At a time of record low fuel prices, carriers can only use hedging as an excuse for not reducing fares for so long, says Cheapflights’ Andrew Shelton

It’s Blue Monday as I write this. How have you coped with the day when, PRs tell us, the interface between the short days of winter, the collapse of our final New Year resolutions and the post-Christmas penury is at its worst?

Brands and businesses across the country will be working hard to sell us ways to cushion the blow – especially in the travel industry, when the third Monday in January has long been marked as a red letter day for holiday sales.

It’s all a bit of a construct of course. The reality is, it’s never that bad and, really, there’s quite a bit for us to grateful for – at the Globes last week, I heard many of the guests expressing confidence about the year ahead.

But foremost among those brands looking to capitalise on today’s opportunity, you’d think, might be the airlines – eager to curry favour with a depressed travelling public and business community, and pass on the well-publicised falls in the price of oil in the form of lower ticket prices.

In recent days, Brent crude has fallen to below $30 a barrel, a 12 year low, and commentators have been quick to point to the discrepancy between drops in what we’re paying for unleaded at the local garage, to the continued existence of the high fuel surcharges that form part of the price of every airline ticket sold.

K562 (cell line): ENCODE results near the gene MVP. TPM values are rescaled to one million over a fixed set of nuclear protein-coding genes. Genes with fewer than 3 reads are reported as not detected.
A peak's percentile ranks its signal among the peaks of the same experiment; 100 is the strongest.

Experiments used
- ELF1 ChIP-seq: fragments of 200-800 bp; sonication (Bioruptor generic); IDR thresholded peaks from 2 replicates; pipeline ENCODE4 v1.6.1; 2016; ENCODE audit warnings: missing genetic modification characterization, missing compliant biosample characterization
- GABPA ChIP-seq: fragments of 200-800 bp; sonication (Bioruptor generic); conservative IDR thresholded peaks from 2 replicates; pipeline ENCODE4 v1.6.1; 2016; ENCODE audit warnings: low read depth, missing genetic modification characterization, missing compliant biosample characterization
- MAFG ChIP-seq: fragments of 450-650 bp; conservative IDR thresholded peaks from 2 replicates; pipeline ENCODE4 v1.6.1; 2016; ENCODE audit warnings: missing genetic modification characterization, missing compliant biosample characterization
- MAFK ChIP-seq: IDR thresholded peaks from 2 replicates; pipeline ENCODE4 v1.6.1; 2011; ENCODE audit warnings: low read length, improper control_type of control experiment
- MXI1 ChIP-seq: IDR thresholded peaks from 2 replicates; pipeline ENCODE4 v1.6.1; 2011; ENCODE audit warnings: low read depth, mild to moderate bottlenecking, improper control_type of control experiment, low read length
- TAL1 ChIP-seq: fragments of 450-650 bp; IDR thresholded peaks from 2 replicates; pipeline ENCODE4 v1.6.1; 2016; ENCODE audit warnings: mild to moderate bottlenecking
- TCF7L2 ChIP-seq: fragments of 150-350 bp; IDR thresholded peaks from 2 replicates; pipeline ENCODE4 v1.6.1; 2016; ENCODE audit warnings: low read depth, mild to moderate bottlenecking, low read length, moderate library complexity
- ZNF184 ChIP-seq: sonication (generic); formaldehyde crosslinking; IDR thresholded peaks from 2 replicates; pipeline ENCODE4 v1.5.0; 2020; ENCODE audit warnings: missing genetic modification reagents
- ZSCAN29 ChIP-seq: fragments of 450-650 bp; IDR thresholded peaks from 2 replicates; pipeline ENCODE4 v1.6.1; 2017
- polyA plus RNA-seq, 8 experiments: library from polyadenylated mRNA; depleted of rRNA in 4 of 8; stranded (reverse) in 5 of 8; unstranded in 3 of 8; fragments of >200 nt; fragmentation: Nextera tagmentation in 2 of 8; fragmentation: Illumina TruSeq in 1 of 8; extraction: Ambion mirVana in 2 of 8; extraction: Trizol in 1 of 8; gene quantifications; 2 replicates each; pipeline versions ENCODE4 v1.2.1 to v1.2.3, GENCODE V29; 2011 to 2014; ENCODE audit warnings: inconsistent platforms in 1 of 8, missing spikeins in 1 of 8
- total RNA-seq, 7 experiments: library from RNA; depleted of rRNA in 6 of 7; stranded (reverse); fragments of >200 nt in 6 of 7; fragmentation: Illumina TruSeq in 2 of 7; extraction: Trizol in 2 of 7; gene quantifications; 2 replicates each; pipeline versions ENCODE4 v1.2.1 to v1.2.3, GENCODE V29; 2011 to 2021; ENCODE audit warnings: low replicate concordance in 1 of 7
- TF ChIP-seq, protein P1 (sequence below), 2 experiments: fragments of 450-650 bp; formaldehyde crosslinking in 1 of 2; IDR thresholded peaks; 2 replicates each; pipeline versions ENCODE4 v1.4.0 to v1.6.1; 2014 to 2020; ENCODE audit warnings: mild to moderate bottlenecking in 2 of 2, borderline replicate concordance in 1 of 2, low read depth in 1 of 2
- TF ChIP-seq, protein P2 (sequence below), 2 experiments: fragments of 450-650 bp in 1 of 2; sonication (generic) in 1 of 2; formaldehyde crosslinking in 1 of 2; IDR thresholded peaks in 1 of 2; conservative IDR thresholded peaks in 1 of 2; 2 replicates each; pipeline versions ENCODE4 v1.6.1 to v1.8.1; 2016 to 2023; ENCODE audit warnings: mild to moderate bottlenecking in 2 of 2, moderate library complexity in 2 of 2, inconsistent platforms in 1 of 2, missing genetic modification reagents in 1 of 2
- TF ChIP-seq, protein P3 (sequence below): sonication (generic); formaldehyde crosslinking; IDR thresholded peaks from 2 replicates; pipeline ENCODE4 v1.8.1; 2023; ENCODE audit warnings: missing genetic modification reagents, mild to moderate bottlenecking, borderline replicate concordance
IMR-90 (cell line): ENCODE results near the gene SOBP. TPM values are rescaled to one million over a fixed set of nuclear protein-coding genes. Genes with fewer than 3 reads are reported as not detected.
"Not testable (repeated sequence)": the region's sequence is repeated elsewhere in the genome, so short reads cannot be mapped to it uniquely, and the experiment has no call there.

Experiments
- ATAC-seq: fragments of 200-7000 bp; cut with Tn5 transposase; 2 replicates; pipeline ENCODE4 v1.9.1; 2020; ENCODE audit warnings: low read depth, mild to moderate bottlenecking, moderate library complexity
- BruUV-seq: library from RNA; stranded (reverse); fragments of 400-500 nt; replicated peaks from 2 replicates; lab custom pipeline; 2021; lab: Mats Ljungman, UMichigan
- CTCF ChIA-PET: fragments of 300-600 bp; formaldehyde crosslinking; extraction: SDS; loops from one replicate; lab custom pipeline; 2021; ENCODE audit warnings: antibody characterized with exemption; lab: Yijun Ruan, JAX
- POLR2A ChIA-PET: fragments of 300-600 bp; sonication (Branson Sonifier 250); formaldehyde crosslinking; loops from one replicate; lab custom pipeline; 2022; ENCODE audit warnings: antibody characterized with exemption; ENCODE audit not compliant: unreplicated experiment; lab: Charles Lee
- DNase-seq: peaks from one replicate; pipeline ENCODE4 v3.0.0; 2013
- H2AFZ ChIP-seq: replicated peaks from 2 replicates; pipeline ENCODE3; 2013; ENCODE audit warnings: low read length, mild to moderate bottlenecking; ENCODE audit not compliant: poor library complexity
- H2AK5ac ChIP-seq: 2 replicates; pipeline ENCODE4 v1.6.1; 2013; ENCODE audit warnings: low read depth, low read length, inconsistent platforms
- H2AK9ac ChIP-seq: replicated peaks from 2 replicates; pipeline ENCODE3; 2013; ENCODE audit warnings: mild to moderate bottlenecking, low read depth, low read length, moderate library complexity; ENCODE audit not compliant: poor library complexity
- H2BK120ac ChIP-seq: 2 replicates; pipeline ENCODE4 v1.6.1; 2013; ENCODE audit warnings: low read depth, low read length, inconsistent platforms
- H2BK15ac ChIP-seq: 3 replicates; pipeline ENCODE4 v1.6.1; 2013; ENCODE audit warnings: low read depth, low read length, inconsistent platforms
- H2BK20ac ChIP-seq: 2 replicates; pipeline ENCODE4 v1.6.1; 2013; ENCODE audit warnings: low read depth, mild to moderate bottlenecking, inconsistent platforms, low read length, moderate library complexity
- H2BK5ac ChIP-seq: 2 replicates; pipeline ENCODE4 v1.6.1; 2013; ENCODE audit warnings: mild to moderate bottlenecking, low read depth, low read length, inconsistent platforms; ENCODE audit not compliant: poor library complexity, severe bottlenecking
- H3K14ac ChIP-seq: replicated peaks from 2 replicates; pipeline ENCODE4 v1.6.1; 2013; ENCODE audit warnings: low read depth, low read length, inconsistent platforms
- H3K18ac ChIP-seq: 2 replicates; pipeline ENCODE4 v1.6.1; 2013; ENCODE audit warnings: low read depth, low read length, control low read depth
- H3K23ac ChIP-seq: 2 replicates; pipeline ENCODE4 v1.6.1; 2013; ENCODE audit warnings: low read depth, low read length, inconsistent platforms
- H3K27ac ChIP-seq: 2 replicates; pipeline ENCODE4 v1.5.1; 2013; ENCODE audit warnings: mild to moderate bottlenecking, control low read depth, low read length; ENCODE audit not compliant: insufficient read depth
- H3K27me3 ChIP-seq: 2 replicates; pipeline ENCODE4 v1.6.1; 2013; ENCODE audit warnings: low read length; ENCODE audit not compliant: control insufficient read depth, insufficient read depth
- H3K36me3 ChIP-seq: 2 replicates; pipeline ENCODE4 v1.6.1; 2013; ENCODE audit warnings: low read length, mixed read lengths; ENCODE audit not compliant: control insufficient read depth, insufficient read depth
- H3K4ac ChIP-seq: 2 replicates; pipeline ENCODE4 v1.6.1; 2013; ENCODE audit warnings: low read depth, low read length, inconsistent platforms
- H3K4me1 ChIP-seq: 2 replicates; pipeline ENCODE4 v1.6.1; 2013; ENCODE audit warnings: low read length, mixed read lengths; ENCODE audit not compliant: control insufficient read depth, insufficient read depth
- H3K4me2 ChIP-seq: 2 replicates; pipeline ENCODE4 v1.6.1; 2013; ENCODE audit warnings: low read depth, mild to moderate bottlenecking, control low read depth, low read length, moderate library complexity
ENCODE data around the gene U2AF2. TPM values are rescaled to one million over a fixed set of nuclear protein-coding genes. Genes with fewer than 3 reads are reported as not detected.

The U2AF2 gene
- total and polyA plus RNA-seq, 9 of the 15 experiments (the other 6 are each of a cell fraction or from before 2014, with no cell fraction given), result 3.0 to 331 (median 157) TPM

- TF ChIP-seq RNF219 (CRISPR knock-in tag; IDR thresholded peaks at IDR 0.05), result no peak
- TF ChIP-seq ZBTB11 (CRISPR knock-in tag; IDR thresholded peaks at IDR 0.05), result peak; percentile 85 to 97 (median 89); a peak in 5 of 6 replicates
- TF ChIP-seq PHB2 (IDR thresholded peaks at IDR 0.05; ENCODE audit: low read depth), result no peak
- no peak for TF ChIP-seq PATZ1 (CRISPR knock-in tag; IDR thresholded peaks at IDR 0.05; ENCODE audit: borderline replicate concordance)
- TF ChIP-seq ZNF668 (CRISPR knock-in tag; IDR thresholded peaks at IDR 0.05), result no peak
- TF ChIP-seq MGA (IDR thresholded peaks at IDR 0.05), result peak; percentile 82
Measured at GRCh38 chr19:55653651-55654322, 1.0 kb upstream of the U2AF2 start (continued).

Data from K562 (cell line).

That’s a simplistic analysis. Hedging, whereby the airlines buy oil based on forecasted fluctuations in the long-term barrel price, ultimately protects customers from the worst of those fluctuations – which is great news in the bad times, but not so good when things appear to be on the up.

It’s a counter intuitive model – but manna from heaven to headline writers looking to make a 72-point shock.

To say the airlines are ‘back making huge profits’, as I saw someone do this weekend, may be true, but those are as much as likely to derive from more efficient aircraft, effective management, increased demand and other market conditions, as they are factors like the fuel surcharge.

However, airlines which truly value their customers will also put fairness at the heart of their pricing strategy. It has been great to see a few some proactively address the issue already (it’s almost like they knew this backlash was coming!), and hopefully those whose market position imbues them with an obligation to set the standards here will follow.

Everyone understands that airlines need to make a profit – that’s where investment in greater customer experience, improvements in aviation technology and advancements in environmentally-friendly fuels come from.

But when the good times are here again – if that’s what these are – then parties on both sides of the transaction should feel the benefit.

Hedging is a valid defence, but only for so long – if the price stays low long term, they’ll find themselves under increasing pressure to act accordingly.

Surely it is better to do so as part of a proactive customer value-focused strategy, in control of the narrative, than only because you’ve been ‘forced’ to do so?

Being on the front foot will not only help those airlines win over – or hold on to – those valuable customers, but as an industry, we’ll collectively be making a vital contribution to the longer term economic health of the country by stimulating growth and encouraging trade through making travel more accessible for everyone.